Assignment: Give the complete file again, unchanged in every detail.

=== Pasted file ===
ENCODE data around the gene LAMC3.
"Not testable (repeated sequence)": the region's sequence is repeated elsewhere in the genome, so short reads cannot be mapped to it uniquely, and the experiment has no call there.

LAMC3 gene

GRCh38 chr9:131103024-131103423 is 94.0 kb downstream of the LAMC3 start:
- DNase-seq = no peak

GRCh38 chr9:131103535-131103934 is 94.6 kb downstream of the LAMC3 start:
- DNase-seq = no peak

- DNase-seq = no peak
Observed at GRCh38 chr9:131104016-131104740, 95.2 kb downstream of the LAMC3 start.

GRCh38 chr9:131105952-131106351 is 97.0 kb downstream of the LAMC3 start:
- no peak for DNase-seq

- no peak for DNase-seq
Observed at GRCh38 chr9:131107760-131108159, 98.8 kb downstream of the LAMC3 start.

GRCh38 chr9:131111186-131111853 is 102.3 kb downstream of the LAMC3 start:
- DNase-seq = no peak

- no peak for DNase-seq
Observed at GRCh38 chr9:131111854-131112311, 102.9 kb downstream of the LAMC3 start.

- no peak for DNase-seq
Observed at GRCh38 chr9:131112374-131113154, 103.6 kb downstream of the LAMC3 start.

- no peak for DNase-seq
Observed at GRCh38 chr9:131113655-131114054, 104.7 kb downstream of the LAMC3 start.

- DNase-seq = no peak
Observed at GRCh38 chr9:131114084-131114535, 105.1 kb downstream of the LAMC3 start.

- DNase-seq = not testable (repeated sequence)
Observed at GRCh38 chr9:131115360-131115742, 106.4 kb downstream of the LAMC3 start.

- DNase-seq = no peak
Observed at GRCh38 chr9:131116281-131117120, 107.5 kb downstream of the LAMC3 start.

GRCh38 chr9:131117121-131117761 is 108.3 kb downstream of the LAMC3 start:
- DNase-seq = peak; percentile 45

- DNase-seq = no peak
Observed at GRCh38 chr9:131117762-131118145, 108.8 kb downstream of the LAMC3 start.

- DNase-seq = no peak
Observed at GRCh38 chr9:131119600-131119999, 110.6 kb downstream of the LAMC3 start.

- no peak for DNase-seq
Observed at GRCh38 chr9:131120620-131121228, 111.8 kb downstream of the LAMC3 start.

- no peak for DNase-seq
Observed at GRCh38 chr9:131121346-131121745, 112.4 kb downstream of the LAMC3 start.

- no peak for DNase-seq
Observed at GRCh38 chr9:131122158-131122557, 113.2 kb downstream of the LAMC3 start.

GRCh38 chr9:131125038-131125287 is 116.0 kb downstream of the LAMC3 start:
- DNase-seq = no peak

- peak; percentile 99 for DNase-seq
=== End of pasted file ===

ENCODE data around the gene LAMC3.
"Not testable (repeated sequence)": the region's sequence is repeated elsewhere in the genome, so short reads cannot be mapped to it uniquely, and the experiment has no call there.

LAMC3 gene

GRCh38 chr9:131103024-131103423 is 94.0 kb downstream of the LAMC3 start:
- DNase-seq = no peak

GRCh38 chr9:131103535-131103934 is 94.6 kb downstream of the LAMC3 start:
- DNase-seq = no peak

- DNase-seq = no peak
Observed at GRCh38 chr9:131104016-131104740, 95.2 kb downstream of the LAMC3 start.

GRCh38 chr9:131105952-131106351 is 97.0 kb downstream of the LAMC3 start:
- no peak for DNase-seq

- no peak for DNase-seq
Observed at GRCh38 chr9:131107760-131108159, 98.8 kb downstream of the LAMC3 start.

GRCh38 chr9:131111186-131111853 is 102.3 kb downstream of the LAMC3 start:
- DNase-seq = no peak

- no peak for DNase-seq
Observed at GRCh38 chr9:131111854-131112311, 102.9 kb downstream of the LAMC3 start.

- no peak for DNase-seq
Observed at GRCh38 chr9:131112374-131113154, 103.6 kb downstream of the LAMC3 start.

- no peak for DNase-seq
Observed at GRCh38 chr9:131113655-131114054, 104.7 kb downstream of the LAMC3 start.

- DNase-seq = no peak
Observed at GRCh38 chr9:131114084-131114535, 105.1 kb downstream of the LAMC3 start.

- DNase-seq = not testable (repeated sequence)
Observed at GRCh38 chr9:131115360-131115742, 106.4 kb downstream of the LAMC3 start.

- DNase-seq = no peak
Observed at GRCh38 chr9:131116281-131117120, 107.5 kb downstream of the LAMC3 start.

GRCh38 chr9:131117121-131117761 is 108.3 kb downstream of the LAMC3 start:
- DNase-seq = peak; percentile 45

- DNase-seq = no peak
Observed at GRCh38 chr9:131117762-131118145, 108.8 kb downstream of the LAMC3 start.

- DNase-seq = no peak
Observed at GRCh38 chr9:131119600-131119999, 110.6 kb downstream of the LAMC3 start.

- no peak for DNase-seq
Observed at GRCh38 chr9:131120620-131121228, 111.8 kb downstream of the LAMC3 start.

- no peak for DNase-seq
Observed at GRCh38 chr9:131121346-131121745, 112.4 kb downstream of the LAMC3 start.

- no peak for DNase-seq
Observed at GRCh38 chr9:131122158-131122557, 113.2 kb downstream of the LAMC3 start.

GRCh38 chr9:131125038-131125287 is 116.0 kb downstream of the LAMC3 start:
- DNase-seq = no peak

- peak; percentile 99 for DNase-seq